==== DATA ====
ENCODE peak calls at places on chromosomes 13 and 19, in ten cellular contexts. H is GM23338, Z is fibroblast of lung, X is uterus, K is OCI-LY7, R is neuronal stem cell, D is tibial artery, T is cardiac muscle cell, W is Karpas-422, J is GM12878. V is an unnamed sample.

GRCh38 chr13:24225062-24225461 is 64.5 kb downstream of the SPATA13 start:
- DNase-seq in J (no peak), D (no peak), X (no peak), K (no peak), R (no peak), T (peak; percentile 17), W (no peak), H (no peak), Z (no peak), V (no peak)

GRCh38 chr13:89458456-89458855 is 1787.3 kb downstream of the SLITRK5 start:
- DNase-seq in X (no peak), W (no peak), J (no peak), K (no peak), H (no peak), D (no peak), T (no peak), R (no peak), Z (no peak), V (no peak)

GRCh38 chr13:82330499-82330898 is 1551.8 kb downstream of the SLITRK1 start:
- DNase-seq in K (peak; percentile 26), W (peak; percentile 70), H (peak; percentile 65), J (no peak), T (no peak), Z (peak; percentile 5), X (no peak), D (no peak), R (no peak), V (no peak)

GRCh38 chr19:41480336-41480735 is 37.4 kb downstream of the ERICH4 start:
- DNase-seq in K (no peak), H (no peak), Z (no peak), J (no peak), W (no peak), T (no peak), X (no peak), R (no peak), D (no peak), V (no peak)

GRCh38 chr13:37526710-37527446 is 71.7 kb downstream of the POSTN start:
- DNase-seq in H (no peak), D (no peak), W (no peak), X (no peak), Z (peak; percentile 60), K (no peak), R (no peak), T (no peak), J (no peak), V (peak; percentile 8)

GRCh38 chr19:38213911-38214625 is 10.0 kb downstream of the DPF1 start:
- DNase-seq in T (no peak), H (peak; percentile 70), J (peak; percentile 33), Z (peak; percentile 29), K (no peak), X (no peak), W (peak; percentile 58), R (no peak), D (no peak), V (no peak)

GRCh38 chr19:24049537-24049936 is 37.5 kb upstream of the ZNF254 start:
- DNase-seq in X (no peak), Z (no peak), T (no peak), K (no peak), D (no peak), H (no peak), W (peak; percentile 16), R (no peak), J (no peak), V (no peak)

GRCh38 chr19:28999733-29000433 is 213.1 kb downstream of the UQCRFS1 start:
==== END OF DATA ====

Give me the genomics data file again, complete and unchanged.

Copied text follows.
ENCODE peak calls at places on chromosomes 13 and 19, in ten cellular contexts. H is GM23338, Z is fibroblast of lung, X is uterus, K is OCI-LY7, R is neuronal stem cell, D is tibial artery, T is cardiac muscle cell, W is Karpas-422, J is GM12878. V is an unnamed sample.

GRCh38 chr13:24225062-24225461 is 64.5 kb downstream of the SPATA13 start:
- DNase-seq in J (no peak), D (no peak), X (no peak), K (no peak), R (no peak), T (peak; percentile 17), W (no peak), H (no peak), Z (no peak), V (no peak)

GRCh38 chr13:89458456-89458855 is 1787.3 kb downstream of the SLITRK5 start:
- DNase-seq in X (no peak), W (no peak), J (no peak), K (no peak), H (no peak), D (no peak), T (no peak), R (no peak), Z (no peak), V (no peak)

GRCh38 chr13:82330499-82330898 is 1551.8 kb downstream of the SLITRK1 start:
- DNase-seq in K (peak; percentile 26), W (peak; percentile 70), H (peak; percentile 65), J (no peak), T (no peak), Z (peak; percentile 5), X (no peak), D (no peak), R (no peak), V (no peak)

GRCh38 chr19:41480336-41480735 is 37.4 kb downstream of the ERICH4 start:
- DNase-seq in K (no peak), H (no peak), Z (no peak), J (no peak), W (no peak), T (no peak), X (no peak), R (no peak), D (no peak), V (no peak)

GRCh38 chr13:37526710-37527446 is 71.7 kb downstream of the POSTN start:
- DNase-seq in H (no peak), D (no peak), W (no peak), X (no peak), Z (peak; percentile 60), K (no peak), R (no peak), T (no peak), J (no peak), V (peak; percentile 8)

GRCh38 chr19:38213911-38214625 is 10.0 kb downstream of the DPF1 start:
- DNase-seq in T (no peak), H (peak; percentile 70), J (peak; percentile 33), Z (peak; percentile 29), K (no peak), X (no peak), W (peak; percentile 58), R (no peak), D (no peak), V (no peak)

GRCh38 chr19:24049537-24049936 is 37.5 kb upstream of the ZNF254 start:
- DNase-seq in X (no peak), Z (no peak), T (no peak), K (no peak), D (no peak), H (no peak), W (peak; percentile 16), R (no peak), J (no peak), V (no peak)

GRCh38 chr19:28999733-29000433 is 213.1 kb downstream of the UQCRFS1 start: